When Should Students Have a Say?

In the not-too-distant future, you and your peers will be of voting age thereby giving you a voice for who you want to represent you in government. Some, however, would argue that you deserve to have a voice on issues right now. Students are speaking up for themselves. Take, for example, one Southern California teen, Tyler Okeke who proposed that students aged 16 and older be eligible to vote in School Board elections - they have a right to decide who they want to represent them when making decisions for their districts and schools, he argues.

Students are gaining a voice in the decision-making processes that often only include adults, and this is especially important when the outcome effects the students themselves. After many years, The LAUSD School Board decided to include a student on their Board of Education so that they could represent their peers on issues of school governance. Even though this student board member cannot vote on proposed resolutions, they do play an advisory role and can weigh in from a student’s perspective on what matters to their peers. Frances Suavillo, who currently holds the LAUSD student board member seat, stated

“At the end of the day, it all boils down to students. The student board member gives that platform to students to take their own education into their own hands.”

Having student representation at the decision-making level in such a huge district like Los Angeles is a step in the right direction, but there is a long way to go. Many of the largest districts in the country do not have a student board member position. The Orange County Board of Education where Mentor Me Learning is headquartered does not have a student board seat (We actually called their office to confirm this fact). But, maybe this could change. What if students in Orange County came together and spoke up about getting students’ voices heard for decisions being made about their schools?! We’re offering some fuel today to ignite this process if you, too, believe that students should have a say.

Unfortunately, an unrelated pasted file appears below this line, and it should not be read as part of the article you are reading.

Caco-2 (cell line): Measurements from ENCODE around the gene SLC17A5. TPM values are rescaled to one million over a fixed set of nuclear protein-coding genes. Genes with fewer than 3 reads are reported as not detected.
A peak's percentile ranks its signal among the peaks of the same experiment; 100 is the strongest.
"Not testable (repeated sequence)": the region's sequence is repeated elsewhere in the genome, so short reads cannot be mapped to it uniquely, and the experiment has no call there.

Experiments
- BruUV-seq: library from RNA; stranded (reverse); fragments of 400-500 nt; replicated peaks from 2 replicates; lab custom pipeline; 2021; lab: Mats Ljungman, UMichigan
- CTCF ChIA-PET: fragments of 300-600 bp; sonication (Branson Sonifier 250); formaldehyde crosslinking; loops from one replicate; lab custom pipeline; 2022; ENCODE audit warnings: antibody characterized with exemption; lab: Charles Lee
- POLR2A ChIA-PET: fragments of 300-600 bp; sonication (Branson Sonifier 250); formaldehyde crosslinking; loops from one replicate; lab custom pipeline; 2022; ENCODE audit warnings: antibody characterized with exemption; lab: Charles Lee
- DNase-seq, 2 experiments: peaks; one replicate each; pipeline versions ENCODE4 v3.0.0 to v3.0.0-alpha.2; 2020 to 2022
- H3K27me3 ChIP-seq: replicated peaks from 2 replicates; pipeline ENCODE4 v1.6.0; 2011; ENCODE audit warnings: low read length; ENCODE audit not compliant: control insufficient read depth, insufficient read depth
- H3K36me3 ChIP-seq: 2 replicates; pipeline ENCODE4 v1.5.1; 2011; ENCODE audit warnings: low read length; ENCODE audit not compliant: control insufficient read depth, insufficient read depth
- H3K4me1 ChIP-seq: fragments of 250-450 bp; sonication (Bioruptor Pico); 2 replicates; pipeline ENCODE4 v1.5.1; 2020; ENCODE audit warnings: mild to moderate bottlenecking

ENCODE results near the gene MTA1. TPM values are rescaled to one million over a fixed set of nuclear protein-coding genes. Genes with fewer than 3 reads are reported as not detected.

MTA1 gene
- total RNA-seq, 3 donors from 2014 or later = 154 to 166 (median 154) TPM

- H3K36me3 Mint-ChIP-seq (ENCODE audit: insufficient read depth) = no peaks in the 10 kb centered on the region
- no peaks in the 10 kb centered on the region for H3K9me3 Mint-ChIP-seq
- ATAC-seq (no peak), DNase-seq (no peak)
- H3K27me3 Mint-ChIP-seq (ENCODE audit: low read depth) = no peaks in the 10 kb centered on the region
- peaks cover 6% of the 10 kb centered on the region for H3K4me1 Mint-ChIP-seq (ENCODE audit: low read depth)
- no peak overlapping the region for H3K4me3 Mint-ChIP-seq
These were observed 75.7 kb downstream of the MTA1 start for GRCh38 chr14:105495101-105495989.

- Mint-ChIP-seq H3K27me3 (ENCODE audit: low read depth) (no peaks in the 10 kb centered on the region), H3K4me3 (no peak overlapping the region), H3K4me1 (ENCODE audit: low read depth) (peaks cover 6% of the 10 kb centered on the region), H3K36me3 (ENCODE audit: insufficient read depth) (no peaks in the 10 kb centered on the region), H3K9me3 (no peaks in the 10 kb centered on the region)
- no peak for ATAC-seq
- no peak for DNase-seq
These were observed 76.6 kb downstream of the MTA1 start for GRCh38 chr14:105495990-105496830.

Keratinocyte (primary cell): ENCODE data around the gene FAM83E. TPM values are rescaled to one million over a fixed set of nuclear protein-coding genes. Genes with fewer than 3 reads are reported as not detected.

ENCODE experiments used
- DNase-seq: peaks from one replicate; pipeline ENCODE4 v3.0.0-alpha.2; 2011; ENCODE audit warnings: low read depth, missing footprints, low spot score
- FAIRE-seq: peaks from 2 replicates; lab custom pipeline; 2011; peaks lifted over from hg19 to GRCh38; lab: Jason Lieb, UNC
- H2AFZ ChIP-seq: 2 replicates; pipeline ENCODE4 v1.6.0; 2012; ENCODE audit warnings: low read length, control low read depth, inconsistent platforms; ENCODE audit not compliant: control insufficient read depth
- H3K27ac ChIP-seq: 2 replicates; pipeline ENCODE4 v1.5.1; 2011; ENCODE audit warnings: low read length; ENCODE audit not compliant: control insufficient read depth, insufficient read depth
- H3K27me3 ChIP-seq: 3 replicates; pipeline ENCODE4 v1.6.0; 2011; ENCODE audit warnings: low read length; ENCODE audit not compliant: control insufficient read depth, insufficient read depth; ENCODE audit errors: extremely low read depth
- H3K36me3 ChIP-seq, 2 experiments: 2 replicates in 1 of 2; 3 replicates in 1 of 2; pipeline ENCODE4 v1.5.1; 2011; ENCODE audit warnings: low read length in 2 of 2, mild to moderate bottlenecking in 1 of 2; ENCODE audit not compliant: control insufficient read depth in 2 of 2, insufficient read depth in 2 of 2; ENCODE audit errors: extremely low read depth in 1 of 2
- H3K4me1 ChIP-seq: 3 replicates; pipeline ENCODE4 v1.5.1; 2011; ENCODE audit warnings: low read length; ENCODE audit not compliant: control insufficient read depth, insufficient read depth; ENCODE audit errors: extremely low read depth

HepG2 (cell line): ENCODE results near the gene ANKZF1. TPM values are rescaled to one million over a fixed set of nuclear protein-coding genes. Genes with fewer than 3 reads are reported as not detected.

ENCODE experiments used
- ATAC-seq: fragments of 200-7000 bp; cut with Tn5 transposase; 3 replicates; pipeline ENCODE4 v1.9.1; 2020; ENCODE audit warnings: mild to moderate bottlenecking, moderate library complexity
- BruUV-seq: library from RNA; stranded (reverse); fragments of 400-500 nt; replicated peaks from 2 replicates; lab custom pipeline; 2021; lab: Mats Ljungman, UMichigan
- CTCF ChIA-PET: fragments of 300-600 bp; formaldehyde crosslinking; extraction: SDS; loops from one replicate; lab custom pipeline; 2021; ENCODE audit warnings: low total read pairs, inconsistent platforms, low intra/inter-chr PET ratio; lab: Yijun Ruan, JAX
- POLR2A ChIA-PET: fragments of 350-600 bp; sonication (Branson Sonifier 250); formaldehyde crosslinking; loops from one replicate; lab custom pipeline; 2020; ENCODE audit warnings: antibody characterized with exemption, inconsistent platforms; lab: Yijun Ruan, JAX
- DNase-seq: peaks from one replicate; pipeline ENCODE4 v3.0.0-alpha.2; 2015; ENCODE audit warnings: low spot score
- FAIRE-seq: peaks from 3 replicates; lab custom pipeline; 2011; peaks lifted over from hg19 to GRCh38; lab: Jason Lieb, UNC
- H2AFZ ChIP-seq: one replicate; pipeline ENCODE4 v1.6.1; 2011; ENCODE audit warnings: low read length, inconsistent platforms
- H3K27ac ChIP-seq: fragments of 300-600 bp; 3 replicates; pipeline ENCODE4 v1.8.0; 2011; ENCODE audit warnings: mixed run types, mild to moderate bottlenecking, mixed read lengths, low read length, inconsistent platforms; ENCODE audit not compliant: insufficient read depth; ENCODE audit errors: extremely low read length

So how can YOU get involved? SIMPLE!

Step#1: Get informed! Find out about the issues your district is tackling. You can follow the official Instagram account for the Orange County Department of Education. Are the things you'd like to change about your educational experience on their radar? Or, see what's on the agenda at the OCDE board meetings each month.

Step #2: Get connected! Find out about who sits on Orange County’s Board of Education through their website. Who was elected to represent your area's schools? You could read their bio, make a connection to something you read and send them an email to introduce yourself.

Step #3: Get support! If you are fueled to speak out about the importance of student voices being heard in your district, connect with the LAUSD student board member for advice by emailing them at studentboardmember@lausd.net .

It’s difficult to say how long of a process it could be to get student representation amongst the adults who are making decisions for your district. Yet, there is an opportunity right now to start letting your voice be heard. You can begin by using the resources above to get in touch with the current board members to share your thoughts and concerns. There are even instructions on their website about the steps you can take to address the board at one of their upcoming meetings. Now is the time to let adults know that your voice matters. As one student advocate put it, "We are always in side events. We want to be INSIDE events." Starting right where your at - with your education - is an entry point that can happen today.

This piece was written by Marissa Nadjarian. We are proud to have Marissa as one of our main contributors and Mentor Me Learning Advisory Board Members. She is a service-learning specialist, educator, mother and founder of Philanthroparent. Learn more about Marissa and her work at https://philanthroparent.com/about/the-author/.